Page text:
MacKenzie Looks to Recapture Winning Feeling
April 8, 2005
Corvallis - Cameron MacKenzie knows the feeling when everything in golf is going just right.
The Oregon State senior felt it in 2003 at the Pacific-10 Conference Championships, where he led after two rounds before settling for a sixth-place finish.
He felt it again during the summer of 2004, when he reached the finals of the Oregon Amateur, a match-play tournament.
But unfortunately, those feelings have been all too rare for MacKenzie, who has spent more time off the course healing from injuries than he has posting low scores on it. As he heads into his final few collegiate tournaments, a now-healthy MacKenzie hopes to rediscover the magic, and lead the Beavers to postseason success.
After missing the entire fall season, MacKenzie has played in all five spring tournaments and has a career-best 73.77 stroke average.
'I feel as though I've played all right, but I haven't gotten to where I want to be yet,' said MacKenzie, who hails from Vancouver, British Columbia. 'I'm still scraping off the rust. I hope now that I'm healthy I'll get in the swing of things and really start to improve. I'd say I'm as close to 100 percent as I've ever been all through college.'
MacKenzie came to OSU to play for Coach Brian Watts and to hopefully parlay a successful collegiate career into a spot on the professional tour. But when he arrived in Corvallis, he tried to play his freshman year in 2000-01 despite having sore wrists. He took part in seven tournaments, posting a stroke average of 76.86. The wrists continued to bother him, and he redshirted the 2001-02 school year.
He missed the fall season in 2002-03, but finally recovered to play in four tournaments in the spring, posting a 75.84 average. That included the best round of his OSU career, a 69 in the first round of the Pac-10 Championships.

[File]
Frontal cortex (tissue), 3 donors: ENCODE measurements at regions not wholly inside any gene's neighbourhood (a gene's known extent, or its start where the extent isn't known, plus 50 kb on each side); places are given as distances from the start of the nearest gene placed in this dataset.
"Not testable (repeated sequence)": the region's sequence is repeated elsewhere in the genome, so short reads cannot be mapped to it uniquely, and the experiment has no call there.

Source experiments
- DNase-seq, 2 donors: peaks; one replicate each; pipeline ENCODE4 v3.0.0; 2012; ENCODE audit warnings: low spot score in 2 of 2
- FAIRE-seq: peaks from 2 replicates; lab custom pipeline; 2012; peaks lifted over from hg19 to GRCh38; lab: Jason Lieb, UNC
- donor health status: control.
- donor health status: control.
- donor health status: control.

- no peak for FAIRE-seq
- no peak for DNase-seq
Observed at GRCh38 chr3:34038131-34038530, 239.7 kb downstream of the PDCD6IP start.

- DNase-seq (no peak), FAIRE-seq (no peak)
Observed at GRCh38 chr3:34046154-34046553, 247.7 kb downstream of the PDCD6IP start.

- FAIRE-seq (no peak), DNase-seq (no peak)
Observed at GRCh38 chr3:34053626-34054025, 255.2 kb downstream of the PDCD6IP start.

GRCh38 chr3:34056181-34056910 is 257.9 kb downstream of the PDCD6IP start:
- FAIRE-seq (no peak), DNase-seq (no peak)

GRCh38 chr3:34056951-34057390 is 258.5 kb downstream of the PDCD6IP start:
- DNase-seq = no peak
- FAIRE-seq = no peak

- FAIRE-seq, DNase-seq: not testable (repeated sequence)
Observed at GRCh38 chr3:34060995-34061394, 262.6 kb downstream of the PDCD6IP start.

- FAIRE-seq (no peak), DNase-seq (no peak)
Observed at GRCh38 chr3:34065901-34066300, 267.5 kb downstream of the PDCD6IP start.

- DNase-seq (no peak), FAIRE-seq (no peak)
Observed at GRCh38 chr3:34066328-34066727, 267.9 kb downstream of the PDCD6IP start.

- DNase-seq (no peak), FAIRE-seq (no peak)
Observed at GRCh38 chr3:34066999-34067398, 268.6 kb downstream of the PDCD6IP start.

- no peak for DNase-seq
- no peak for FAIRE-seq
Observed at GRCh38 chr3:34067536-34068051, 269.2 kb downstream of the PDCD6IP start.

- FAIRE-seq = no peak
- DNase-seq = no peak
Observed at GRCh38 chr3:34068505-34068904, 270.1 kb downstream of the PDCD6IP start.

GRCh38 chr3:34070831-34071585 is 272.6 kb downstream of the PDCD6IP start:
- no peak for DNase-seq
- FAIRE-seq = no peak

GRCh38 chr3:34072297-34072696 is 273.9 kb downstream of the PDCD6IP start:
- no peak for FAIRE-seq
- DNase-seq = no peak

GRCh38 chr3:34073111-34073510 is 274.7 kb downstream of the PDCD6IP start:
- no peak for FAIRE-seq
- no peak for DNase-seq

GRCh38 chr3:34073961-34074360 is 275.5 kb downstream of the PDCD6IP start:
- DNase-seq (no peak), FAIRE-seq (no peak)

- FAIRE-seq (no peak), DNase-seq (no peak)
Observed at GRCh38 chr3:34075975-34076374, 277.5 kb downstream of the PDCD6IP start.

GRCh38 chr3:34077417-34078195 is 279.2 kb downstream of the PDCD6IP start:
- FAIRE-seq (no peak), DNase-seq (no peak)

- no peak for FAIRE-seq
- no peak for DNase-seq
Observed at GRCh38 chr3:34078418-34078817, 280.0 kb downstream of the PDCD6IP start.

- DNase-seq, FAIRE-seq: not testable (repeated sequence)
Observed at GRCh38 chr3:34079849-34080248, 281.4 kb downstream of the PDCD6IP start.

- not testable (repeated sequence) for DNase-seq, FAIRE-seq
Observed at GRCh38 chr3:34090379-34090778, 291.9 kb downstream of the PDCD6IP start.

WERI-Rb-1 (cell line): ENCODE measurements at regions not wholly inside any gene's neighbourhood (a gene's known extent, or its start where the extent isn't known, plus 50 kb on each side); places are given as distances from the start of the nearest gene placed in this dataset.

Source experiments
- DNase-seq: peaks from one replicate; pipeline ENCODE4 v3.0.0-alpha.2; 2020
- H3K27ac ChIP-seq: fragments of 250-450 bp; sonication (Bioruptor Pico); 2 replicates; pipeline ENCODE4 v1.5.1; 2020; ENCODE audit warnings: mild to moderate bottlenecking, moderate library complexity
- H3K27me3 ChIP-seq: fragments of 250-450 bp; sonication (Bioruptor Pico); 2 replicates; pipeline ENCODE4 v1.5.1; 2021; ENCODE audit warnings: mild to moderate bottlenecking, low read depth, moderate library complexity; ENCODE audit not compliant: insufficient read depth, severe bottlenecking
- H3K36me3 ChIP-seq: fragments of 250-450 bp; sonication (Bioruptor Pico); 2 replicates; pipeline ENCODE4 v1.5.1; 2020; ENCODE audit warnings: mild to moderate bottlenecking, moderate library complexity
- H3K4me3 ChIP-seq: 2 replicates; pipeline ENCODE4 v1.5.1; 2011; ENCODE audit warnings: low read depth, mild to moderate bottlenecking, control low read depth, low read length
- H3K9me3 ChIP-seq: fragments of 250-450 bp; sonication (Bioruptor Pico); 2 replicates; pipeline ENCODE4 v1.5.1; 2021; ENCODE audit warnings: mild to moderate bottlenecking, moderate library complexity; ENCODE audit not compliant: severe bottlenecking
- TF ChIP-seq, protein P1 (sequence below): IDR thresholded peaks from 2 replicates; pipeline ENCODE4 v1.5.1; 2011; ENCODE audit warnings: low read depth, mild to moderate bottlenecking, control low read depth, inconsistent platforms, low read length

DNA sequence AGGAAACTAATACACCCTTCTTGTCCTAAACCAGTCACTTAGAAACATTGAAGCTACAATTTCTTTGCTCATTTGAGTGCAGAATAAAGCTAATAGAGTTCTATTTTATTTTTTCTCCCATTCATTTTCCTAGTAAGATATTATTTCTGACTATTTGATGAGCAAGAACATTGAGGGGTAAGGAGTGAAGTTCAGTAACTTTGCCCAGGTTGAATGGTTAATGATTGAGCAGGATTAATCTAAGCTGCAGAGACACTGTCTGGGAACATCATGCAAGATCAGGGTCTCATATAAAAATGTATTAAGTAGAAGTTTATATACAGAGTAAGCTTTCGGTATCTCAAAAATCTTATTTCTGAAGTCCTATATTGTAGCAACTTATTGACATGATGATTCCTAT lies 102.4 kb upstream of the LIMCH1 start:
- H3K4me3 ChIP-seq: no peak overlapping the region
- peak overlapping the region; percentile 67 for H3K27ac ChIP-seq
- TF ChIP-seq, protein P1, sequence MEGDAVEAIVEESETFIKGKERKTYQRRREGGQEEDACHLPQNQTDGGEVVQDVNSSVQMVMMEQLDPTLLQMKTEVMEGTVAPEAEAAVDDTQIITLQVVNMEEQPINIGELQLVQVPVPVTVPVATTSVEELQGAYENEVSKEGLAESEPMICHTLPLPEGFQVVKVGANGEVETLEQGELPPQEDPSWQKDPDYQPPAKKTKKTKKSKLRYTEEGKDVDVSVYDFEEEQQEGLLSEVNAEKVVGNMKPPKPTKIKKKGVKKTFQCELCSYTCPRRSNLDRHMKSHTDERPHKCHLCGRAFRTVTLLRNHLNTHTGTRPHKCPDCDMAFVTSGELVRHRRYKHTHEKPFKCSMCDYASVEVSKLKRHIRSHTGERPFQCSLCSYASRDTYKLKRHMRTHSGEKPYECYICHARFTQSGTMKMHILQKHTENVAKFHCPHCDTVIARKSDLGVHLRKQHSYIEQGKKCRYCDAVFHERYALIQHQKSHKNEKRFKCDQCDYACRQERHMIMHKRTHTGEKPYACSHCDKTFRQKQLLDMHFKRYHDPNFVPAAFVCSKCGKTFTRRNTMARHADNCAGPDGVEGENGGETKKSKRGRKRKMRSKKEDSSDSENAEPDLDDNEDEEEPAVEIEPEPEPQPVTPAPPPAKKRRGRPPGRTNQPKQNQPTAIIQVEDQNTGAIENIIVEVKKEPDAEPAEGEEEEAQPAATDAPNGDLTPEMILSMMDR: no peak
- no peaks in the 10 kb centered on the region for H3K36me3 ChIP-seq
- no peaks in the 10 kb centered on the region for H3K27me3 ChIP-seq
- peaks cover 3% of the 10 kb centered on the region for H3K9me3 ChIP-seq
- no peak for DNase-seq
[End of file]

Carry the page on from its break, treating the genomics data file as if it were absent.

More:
Not long after, one of his thumbs started to bother him. He sat out the summer and fall again, then returned in the spring of the 2003-04 school year. Battling the pain, he played in seven tournaments with an average of 75.50.
The thumb eventually stopped hurting, but the pain transferred to his elbow. He missed last fall, but rejoined the Beavers' lineup this spring.
'I feel as though I've been injured the whole time that I've been here,' he said. 'My scores reflect that. I haven't really been able to improve at the rate I would have liked.'
No matter what happens, he will have at least a couple of positive experiences to look back on.
'At the 2003 Pac-10 Championships, it was a time when I was feeling really healthy again,' MacKenzie said. 'I finally went down and played a good tournament. The biggest thing was being in the mix with all of the best players, most of whom are playing professional golf right now. Unfortunately, I didn't play as well down the stretch, but that's something I will absolutely draw on forever, as far as how to handle yourself in that situation. Remembering that feeling is why I have worked so hard.'
The Oregon Amateur required MacKenzie to win five matches before reaching a 36-hole championship match.
'At the Oregon Amateur, I was battling the elbow problem but I struck a good rhythm,' he said. 'It was a long week, but I really caught fire. In the final match, I played really poorly in the morning. I was maybe seven down with 10 holes to play, but I went on a tear. That same feeling came back. I hit the ball where I wanted it to go, and tied the match up after the 17th hole.'
Unfortunately, MacKenzie's opponent won the tournament in a playoff.
MacKenzie, a business major with a music minor, hopes now that his health worries are over so that he can still realize his dream of playing professionally after he graduates in June.
'The bottom line in this sport is that if you don't put in the time, and get the experience, you can't get to the next level,' he said. 'That's why the injuries have been frustrating. My desire to play well is still there. The biggest thing is if you've got passion and desire and get the experience, good results will come. But if you do it sparsely, you can't get the consistency. Now I'm feeling good and if I'm playing and practicing constantly, and have the right mental frame, eventually some of those days are going to come where it's a 66 and not a 74.'